Cleveland Clinic Moves Towards More Personalized Healthcare

Thursday, January 27th, 2011

The renowned Cleveland Clinic has launched a Center for Personal Healthcare “for the identification, analysis, adoption and integration of select new services and technologies that will allow for personalized care of patients,” according to the clinic.   One goal of the program is moving information on the patient’s family medical history – which is currently available via the Clinic’s electronic health-record system – and developing clinical decision support tools to transmit pertinent information to physicians as quickly as possible.

Kathryn Teng, M.D., a primary-care physician at the Cleveland Clinic, is heading the new center.  She said “In the first year, we plan to create awareness of, and supply physicians with, additional resources that allow collection and analysis of family medical history.  Ultimately, our goal is to help clinicians offer a wider range of considerations and options for patients, while also providing patients with resources that encourage proactive behavior and empower them to be active partners in their health plan.  This new center will build on our efforts to create evidence-based personalized health plans for our patients by incorporating new technologies and innovations which will allow us to truly focus upon each individual,” said Dr. Teng.  “There will be a greater emphasis on the physician-patient relationship as we team together to develop more accurate and personalized care plans.  Our ultimate goal is to empower our patients and our community towards greater health.”

Teng is an assistant professor at the Cleveland Clinic Lerner College of Medicine and Case Western Reserve University.  Additionally, she has been the Clinic’s director of general medicine since 2007 and the patient experience officer since 2008.  Additionally, she founded the Voice of the Patient Advisory Council for the Medicine Institute.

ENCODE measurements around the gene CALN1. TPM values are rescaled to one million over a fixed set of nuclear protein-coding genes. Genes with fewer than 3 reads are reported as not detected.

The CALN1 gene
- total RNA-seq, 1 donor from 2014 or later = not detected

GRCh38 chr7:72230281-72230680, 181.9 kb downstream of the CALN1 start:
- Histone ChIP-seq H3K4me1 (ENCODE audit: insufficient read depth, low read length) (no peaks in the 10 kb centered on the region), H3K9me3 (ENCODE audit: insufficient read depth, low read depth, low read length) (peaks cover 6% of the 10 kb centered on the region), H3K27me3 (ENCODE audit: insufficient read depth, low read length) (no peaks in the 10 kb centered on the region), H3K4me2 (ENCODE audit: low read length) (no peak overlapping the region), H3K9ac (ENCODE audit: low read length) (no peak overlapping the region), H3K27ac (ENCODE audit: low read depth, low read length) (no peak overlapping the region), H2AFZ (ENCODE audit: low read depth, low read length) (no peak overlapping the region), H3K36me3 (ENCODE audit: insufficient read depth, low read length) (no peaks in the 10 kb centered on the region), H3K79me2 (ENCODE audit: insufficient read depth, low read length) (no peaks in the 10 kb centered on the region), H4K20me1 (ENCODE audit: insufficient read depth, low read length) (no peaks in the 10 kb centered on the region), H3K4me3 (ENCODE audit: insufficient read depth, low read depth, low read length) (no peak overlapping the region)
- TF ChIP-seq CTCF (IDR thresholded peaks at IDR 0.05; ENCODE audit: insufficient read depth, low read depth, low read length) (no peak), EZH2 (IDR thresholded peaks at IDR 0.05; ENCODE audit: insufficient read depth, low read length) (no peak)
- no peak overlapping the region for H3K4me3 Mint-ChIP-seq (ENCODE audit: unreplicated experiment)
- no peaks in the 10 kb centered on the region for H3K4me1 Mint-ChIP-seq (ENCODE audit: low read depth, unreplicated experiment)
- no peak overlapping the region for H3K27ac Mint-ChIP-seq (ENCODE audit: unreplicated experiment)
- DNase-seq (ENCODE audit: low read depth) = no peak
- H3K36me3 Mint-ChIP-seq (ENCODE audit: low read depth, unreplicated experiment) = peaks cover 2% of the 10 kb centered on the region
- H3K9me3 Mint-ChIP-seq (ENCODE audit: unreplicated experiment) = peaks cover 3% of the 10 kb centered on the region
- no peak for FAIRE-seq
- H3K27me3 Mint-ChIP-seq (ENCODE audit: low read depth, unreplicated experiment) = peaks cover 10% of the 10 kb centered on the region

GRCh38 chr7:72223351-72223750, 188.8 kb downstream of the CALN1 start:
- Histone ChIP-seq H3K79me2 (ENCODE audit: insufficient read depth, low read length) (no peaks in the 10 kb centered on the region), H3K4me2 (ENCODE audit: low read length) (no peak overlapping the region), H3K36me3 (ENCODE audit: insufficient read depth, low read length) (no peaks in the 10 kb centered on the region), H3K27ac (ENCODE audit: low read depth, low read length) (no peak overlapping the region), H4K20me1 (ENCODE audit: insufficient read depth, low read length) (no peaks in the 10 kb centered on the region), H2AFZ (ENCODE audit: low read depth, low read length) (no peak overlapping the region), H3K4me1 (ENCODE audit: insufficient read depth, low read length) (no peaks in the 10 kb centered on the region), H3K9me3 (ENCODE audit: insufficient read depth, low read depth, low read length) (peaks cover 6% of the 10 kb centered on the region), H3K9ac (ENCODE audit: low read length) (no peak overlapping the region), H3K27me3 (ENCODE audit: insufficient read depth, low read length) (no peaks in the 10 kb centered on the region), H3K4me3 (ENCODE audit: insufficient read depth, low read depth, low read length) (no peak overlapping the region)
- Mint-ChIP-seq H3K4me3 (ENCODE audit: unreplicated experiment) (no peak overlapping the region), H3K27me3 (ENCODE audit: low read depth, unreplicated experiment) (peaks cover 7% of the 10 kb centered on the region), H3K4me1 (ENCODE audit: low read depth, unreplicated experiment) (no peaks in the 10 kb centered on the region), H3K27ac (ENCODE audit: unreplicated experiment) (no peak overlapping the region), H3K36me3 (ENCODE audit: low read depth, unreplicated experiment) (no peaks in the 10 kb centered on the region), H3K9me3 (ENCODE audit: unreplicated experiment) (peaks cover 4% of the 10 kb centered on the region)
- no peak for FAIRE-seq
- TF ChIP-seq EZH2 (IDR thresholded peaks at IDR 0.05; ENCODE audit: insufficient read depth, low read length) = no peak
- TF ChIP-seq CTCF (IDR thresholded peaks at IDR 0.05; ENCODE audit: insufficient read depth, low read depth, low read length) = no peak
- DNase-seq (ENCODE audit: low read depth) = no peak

HHS Designates $8 Million to Advance Community Health Centers

Monday, December 13th, 2010

The Department of Health and Human Services (HHS) has announced that approximately $8 million in federal funding will be made available to community health centers that have cooperative agreements to provide training and technical assistance to local organizations. The agency’s Health Resources and Services Administration (HRSA) noted that the funding is courtesy of the Patient Protection and Affordable Care Act.  The health centers will use the funding to promote community development, plan expansions, create patient-centered medical homes and support the adoption of electronic health records.  Additionally, the Affordable Care Act will invest $11 billion to fund the operation, expansion and construction of community health centers across the country.  Of that, $9.5 billion will be used to construct community health centers in regions that are medically underserved.

“These Health Center Cooperative Agreements help build on the Affordable Care Act’s investments in community health centers,” said HHS Secretary Kathleen Sebelius.  http://www.hhs.gov/news/press/2010pres/11/20101119b.html “These funds will provide assistance to community health centers to help them improve access to healthcare services, especially for those who are uninsured, isolated or medically vulnerable.”

Community health centers serve nearly 19 million patients, approximately 40 percent of whom lack health insurance.  These centers deliver preventive and primary care services at more than 7,900 service delivery sites around the country to, regardless of patients’ ability to pay.  Charges for services are set according to income.

“The funding the Secretary announced will ensure that health centers who need it have the ability to plan for their futures,” said HRSA Administrator Mary K. Wakefield, Ph.D., R.N.  “Community health centers provide high quality health care to anyone who needs it, these funds make continuing that care possible.”